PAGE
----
Skip to main content

WCU Stories

Sunday Cinema Series returns with screening of ‘Frankenstein’

The Sunday Cinema Series at Western Carolina University’s John W. Bardo Fine and Performing Arts Center returns with more pre-recorded film presentations straight from the London stage.

Benedict Cumberbatch is featured in the title role for a screening of Mary Shelley’s chilling tale “Frankenstein.” Directed by Academy Award winner Danny Boyle (“Trainspotting,” “Slumdog Millionaire”), this critically acclaimed production from the National Theatre in London will be presented in high definition on a big screen in the Bardo Arts Center performance hall at 3 p.m. Sunday, Oct. 6.

“Frankenstein” stars Benedict Cumberbatch (left) and Johnny Lee Miller. (Photo by Catherine Ashmore)

The acclaimed 2011 production has been brought back to cinemas this year in celebration of the 200th anniversary of Mary Shelley’s novel. Childlike in his innocence but grotesque in form, Frankenstein’s bewildered creature is cast out into a hostile universe by his horror-struck maker. Meeting with cruelty wherever he goes, the increasingly desperate and vengeful Creature determines to track down his creator and strike a terrifying deal.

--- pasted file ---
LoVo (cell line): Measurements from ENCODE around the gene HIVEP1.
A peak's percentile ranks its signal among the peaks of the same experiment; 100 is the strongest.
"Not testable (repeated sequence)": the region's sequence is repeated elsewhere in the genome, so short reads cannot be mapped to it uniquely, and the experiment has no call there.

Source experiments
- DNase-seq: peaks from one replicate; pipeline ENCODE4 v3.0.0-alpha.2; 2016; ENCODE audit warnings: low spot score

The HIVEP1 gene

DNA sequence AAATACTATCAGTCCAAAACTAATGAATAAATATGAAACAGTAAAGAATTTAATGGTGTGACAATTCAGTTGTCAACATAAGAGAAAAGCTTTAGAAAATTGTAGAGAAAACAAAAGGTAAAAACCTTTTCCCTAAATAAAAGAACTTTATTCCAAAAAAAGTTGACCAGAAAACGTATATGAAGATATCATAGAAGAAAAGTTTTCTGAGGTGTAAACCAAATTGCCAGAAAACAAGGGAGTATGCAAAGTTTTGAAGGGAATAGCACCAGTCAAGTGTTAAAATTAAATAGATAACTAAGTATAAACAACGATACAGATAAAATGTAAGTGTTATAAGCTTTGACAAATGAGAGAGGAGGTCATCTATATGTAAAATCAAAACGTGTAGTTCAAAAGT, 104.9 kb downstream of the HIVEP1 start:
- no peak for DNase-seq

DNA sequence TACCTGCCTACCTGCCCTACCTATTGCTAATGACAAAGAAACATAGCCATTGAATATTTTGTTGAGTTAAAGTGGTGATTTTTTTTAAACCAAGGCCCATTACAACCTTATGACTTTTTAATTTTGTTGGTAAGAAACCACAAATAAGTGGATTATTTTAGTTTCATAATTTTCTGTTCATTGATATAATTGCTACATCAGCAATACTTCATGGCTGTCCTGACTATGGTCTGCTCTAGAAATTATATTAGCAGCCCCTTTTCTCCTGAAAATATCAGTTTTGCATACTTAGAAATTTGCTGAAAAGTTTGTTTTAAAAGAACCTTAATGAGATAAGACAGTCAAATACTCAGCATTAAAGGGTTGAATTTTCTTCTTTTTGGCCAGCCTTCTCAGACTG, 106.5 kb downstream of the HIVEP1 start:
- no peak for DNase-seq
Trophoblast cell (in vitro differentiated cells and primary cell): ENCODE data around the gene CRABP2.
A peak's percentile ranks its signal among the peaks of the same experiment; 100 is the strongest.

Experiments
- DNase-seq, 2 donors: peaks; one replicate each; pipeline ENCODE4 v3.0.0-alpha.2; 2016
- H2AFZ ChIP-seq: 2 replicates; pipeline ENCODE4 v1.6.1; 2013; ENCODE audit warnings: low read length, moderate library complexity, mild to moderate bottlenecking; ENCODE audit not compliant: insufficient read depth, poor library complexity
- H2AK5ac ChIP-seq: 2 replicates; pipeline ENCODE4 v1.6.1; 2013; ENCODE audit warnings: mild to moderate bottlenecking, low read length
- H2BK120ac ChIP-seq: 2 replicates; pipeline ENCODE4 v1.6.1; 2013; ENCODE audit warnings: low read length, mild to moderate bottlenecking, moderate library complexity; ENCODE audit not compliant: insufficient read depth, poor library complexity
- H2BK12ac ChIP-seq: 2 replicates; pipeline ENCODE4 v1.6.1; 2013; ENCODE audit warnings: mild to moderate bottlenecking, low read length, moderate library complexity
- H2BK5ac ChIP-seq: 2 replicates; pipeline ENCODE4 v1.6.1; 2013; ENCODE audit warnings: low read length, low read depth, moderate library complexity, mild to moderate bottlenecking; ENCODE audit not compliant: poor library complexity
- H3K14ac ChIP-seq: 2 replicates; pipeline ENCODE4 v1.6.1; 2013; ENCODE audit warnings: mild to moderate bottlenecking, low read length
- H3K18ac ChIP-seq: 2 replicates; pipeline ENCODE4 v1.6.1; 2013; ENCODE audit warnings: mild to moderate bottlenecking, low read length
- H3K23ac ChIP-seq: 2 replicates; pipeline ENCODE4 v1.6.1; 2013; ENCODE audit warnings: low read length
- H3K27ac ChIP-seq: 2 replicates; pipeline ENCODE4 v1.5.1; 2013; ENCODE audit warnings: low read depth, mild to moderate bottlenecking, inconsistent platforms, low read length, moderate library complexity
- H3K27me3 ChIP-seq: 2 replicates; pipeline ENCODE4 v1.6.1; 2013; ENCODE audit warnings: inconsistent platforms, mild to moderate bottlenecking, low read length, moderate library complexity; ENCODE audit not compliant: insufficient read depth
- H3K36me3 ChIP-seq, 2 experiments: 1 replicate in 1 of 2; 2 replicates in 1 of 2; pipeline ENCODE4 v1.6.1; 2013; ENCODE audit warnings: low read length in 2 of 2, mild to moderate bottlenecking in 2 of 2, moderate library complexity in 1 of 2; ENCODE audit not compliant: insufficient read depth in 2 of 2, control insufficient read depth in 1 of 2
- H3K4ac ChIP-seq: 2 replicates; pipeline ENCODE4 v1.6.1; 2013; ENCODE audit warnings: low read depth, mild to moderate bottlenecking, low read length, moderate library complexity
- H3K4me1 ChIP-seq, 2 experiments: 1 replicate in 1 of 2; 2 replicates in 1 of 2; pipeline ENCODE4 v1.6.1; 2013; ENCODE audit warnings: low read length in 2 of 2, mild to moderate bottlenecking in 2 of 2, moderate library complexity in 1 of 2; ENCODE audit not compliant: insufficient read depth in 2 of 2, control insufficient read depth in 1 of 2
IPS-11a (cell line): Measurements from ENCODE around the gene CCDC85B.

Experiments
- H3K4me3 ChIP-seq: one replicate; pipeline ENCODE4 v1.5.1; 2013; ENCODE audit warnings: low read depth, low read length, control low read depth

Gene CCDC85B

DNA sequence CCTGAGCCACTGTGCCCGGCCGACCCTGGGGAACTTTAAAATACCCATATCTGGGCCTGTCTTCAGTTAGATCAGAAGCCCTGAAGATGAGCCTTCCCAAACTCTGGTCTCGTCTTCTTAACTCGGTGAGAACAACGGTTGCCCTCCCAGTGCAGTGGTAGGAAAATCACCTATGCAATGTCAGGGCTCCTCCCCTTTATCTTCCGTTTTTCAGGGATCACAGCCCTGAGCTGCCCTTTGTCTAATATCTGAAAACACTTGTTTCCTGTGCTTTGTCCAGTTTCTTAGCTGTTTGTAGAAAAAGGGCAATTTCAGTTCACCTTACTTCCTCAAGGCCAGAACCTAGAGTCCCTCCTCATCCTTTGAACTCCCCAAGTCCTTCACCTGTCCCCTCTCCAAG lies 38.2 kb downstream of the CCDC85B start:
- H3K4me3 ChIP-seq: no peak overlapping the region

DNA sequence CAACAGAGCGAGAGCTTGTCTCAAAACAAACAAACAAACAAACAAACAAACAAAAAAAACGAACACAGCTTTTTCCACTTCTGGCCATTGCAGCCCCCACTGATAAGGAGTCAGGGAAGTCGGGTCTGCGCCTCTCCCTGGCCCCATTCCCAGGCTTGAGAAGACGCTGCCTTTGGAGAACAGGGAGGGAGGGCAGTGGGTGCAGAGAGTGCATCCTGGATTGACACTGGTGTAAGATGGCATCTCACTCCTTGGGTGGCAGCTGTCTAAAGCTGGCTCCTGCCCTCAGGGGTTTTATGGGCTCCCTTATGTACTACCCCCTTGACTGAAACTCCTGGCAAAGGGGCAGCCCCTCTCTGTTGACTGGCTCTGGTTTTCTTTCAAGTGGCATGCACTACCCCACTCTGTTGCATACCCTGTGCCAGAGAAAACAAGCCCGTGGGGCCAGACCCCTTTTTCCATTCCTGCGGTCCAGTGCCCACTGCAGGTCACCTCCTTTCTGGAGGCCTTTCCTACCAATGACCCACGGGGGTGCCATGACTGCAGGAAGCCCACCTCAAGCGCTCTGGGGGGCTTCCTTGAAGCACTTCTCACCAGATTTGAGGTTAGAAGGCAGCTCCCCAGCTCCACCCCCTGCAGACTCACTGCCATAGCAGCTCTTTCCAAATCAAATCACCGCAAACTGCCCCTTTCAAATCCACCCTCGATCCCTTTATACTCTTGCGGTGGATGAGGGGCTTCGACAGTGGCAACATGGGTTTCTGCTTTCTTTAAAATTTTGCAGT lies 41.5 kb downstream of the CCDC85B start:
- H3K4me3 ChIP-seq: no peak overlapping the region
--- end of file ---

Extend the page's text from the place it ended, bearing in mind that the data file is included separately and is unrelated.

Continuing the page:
The Oct. 6 screening can be enhanced with an educational talk with WCU Department of English professors Brian Gastle and Sandra Saunders, who will lift the veil on “Frankenstein” to show attendees that it’s more than monsters. Their talk will be held from 1:45 to 2:15 p.m. on Oct. 6 and will be followed by light refreshments and a chance to explore the WCU Fine Art Museum before the 3 p.m. screening. Immediately following the screening, Gastle and Saunders will host a question-and-answer session on the play.

Gastle teaches English literature, professional writing and research methods, including a graduate research methods course focused on “Frankenstein.” He was the 2017-18 recipient of WCU’s University Scholar Award. Saunders is an expert in 19th-century British literature and teaches courses in British romanticism and monsters in literary fiction.

Learn more at


Office of Web Services